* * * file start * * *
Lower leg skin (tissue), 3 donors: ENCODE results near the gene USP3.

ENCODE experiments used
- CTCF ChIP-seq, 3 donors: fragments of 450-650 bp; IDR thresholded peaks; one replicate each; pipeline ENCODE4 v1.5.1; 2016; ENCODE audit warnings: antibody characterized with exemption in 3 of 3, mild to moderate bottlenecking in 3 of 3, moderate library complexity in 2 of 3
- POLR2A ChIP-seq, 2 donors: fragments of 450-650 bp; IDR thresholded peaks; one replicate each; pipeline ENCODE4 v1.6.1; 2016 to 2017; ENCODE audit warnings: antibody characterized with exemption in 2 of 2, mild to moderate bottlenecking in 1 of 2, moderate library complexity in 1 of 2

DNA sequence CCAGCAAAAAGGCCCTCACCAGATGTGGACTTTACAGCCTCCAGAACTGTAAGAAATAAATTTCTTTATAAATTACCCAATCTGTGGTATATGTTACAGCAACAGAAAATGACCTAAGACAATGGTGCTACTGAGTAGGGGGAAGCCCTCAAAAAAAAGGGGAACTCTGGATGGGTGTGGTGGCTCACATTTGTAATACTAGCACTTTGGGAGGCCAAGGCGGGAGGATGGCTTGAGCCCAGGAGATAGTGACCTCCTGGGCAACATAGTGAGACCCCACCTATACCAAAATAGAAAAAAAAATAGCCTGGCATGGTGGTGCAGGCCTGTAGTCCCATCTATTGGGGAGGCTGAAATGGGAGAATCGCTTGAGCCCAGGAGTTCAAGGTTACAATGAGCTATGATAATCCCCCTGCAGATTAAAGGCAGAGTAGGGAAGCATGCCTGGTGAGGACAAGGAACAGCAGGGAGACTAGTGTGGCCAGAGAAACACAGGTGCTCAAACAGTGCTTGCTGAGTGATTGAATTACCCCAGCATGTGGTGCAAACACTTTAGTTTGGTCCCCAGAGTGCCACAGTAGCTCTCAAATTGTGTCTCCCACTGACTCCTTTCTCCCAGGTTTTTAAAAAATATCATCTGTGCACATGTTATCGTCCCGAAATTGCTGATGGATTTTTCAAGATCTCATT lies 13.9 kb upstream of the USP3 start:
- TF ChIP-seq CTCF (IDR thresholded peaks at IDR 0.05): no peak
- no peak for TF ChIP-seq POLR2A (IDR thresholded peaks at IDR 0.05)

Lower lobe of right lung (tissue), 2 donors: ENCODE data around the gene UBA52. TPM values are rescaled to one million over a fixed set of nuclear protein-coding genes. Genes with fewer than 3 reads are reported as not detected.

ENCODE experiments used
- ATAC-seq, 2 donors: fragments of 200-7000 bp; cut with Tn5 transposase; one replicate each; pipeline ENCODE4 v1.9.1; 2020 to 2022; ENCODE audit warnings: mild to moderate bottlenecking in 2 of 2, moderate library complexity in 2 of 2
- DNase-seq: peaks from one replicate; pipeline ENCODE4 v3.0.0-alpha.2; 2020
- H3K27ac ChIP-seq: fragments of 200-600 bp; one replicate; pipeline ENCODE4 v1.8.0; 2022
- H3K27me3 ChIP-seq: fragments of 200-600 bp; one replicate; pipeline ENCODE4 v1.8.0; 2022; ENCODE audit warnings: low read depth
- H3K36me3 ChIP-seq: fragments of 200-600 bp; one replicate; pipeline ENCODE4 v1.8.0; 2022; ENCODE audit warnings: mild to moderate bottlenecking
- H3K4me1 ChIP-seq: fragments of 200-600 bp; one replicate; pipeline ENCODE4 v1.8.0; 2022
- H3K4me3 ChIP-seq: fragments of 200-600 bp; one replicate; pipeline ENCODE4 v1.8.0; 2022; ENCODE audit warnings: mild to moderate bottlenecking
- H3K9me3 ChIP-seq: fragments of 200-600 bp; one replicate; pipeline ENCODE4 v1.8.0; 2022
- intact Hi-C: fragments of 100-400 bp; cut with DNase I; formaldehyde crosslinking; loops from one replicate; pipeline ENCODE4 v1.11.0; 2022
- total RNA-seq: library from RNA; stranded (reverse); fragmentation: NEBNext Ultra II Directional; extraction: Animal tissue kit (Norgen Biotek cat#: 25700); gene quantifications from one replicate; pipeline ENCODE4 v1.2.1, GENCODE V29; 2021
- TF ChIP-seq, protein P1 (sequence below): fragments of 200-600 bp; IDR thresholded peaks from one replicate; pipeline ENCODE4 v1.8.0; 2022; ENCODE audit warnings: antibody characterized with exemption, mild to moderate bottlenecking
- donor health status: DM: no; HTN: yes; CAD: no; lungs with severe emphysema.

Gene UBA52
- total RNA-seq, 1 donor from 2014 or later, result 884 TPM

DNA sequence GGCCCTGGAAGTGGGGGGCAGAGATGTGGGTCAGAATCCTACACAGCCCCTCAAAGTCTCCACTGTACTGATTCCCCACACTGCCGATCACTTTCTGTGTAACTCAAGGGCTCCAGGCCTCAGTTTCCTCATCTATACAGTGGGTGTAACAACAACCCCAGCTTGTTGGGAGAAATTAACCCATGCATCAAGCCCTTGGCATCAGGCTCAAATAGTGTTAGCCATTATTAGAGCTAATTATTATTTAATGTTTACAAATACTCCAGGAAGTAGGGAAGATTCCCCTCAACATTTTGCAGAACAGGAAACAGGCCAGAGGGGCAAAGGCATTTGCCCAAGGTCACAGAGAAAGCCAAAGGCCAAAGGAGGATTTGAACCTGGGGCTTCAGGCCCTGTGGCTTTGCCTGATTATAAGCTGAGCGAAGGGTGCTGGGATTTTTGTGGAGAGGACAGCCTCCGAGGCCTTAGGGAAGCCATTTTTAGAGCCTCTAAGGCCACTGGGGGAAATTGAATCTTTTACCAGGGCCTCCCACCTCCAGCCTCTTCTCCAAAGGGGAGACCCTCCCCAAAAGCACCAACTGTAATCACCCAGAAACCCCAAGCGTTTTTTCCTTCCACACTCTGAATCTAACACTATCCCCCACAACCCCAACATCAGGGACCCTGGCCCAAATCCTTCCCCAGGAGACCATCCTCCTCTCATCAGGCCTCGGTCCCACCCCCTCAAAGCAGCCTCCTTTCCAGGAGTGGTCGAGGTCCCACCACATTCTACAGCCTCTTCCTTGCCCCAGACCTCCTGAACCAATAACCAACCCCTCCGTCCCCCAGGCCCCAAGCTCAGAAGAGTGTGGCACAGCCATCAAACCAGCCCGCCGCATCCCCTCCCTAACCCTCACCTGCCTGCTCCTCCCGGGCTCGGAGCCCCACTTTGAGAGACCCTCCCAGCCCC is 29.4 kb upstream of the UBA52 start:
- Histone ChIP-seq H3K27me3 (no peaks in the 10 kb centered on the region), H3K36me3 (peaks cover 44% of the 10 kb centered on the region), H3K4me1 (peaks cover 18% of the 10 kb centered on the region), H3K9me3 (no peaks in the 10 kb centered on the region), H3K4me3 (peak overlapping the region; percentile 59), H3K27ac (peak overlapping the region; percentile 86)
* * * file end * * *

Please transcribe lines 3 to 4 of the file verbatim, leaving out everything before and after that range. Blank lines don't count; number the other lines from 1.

- CTCF ChIP-seq, 3 donors: fragments of 450-650 bp; IDR thresholded peaks; one replicate each; pipeline ENCODE4 v1.5.1; 2016; ENCODE audit warnings: antibody characterized with exemption in 3 of 3, mild to moderate bottlenecking in 3 of 3, moderate library complexity in 2 of 3
- POLR2A ChIP-seq, 2 donors: fragments of 450-650 bp; IDR thresholded peaks; one replicate each; pipeline ENCODE4 v1.6.1; 2016 to 2017; ENCODE audit warnings: antibody characterized with exemption in 2 of 2, mild to moderate bottlenecking in 1 of 2, moderate library complexity in 1 of 2